Charges will not be laid against the person who blasted several shots into a Great Dane and left him for dead in the woods last month. SPCA branch manager Jeannine Woodhouse said the shooting was not an intentional act of animal cruelty, but an attempt to put down the dog that went awry. "(It involved) some very poor decisions, not checking and just leaving the animal there," she said. "(The shooter) confessed right away, he surrendered the weapon, he's very remorseful," she said. Woodhouse said the dog's owner had asked the person to euthanize the animal because the family didn't know how to deal with the deaf dog, who also had vision problems. The one-year-old dog was found in the woods behind Cranbrook Hill April 25 suffering from wounds to the head, neck and shoulder. She said the owner has now surrendered the dog to the SPCA and has agreed to pay the $1,200 veterinary bill. People who want to put down their pets are urged to bring the animals to the SPCA, she said. The SPCA is also discouraging people from buying pets, especially purebreds, from "backyard breeders," who are not certified, she said. Poor breeding practices could be involved, and veterinary checkups and vaccinations might not be done, she said, and there's no education on how to care for the pets. The owners of the Great Dane purchased the animal as a puppy from the back of a truck in a parking lot, Woodhouse said, and didn't know it had hearing and vision problems. Several dogs from the same litter, all with similar problems, have been brought into the SPCA, she said. Prospective owners also need to find out whether the breed is appropriate for their lifestyle, she added. "(The shooting) stems back to a worse problem and that's the backyard breeders selling what they classify as purebred animals, but they're poorly bred, they're not registered, they don't come with proper instruction (for the owners)," Woodhouse said. Meanwhile, she said the Great Dane is recovering well and is staying in a foster home while the SPCA tries to place the animal in a rescue centre in preparation for a possible adoption. The Deaf Dane Rescue in Springfield, Ore. would be helpful because it specializes in training deaf and special-needs Great Danes, she said, but it would be best if a place can be found closer to home "Because of all the trauma that he's gone through, we felt that if we would get him into the best situation possible so he could re-home successfully," Woodhouse said. Marc Sayer of the Deaf Dane Rescue, a non-profit organization he runs from his home, said he learned of the wounded dog through someone on an Internet group dedicated to rescuing Great Danes. He said the dog could be kept at the centre for possibly four months where it will be trained to respond to hand signals and be put through a socialization program. "(Health problems) frequently lead to dogs being abandoned but we don't normally see something as drastic as this," Sayer said. Although the white-coated, blue-eyed dog looks like an albino, he said the Great Dane actually has a condition caused by two defective genes, which is not uncommon in the breed.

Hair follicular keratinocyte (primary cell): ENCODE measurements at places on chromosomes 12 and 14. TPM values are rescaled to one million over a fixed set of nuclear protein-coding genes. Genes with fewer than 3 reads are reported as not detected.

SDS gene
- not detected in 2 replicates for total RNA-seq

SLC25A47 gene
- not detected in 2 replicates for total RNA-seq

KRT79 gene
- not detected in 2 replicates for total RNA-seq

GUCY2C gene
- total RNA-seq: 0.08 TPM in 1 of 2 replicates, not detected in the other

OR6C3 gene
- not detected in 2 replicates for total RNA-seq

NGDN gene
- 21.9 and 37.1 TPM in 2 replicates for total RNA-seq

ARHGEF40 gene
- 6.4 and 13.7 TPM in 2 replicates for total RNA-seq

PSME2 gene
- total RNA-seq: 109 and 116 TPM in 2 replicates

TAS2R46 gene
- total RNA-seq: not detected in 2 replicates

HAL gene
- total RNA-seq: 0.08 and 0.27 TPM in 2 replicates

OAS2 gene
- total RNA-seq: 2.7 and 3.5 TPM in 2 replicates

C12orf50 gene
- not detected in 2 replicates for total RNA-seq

Note - Just to clarify, They didn't get what I said quite right in this interview. The merle gene involved in these sorts of deafness and vision problems is not a defective gene, it is simply a color modifying gene. The problem comes when the dog gets a copy of the gene from each parent. Dogs carrying two copies of the merle gene (called double merles) tend to lack pigmentation (they are often white or nearly all white) and can have vision or hearing problems. As Jeannine says in this article, the problem is poor breeding. A good breeder would know to avoid breeding indiscriminately and producing litters with lots of double merle pups. A dog carrying a single copy of the merle gene will not have these problems. What I was trying to explain to the author was that, while the dogs lack pigmentation, they are not albinos, as she had referred to them in previous articles. Albinism is caused by a specific gene, which Great Danes do not carry. For more info on deaf dog issues, click here


The SPCA responds to community outrage at the lack of prosecution.

May 21, 2004
To: News Directors and News Editors
   

The BC SPCA has received a significant number of telephone calls, emails and letters during the past week regarding the case of the Great Dane who was rescued by the Prince George SPCA after being seriously wounded in an attempted euthanasia.  While we understand and empathize with the concern and frustration being expressed by Prince George residents who are calling for stronger punitive action against the individuals responsible, I believe the public may not be fully aware of the details of the case as it relates to current anti-cruelty laws and the reasons for the decisions that were made.  I would appreciate the opportunity to clarify some of these details.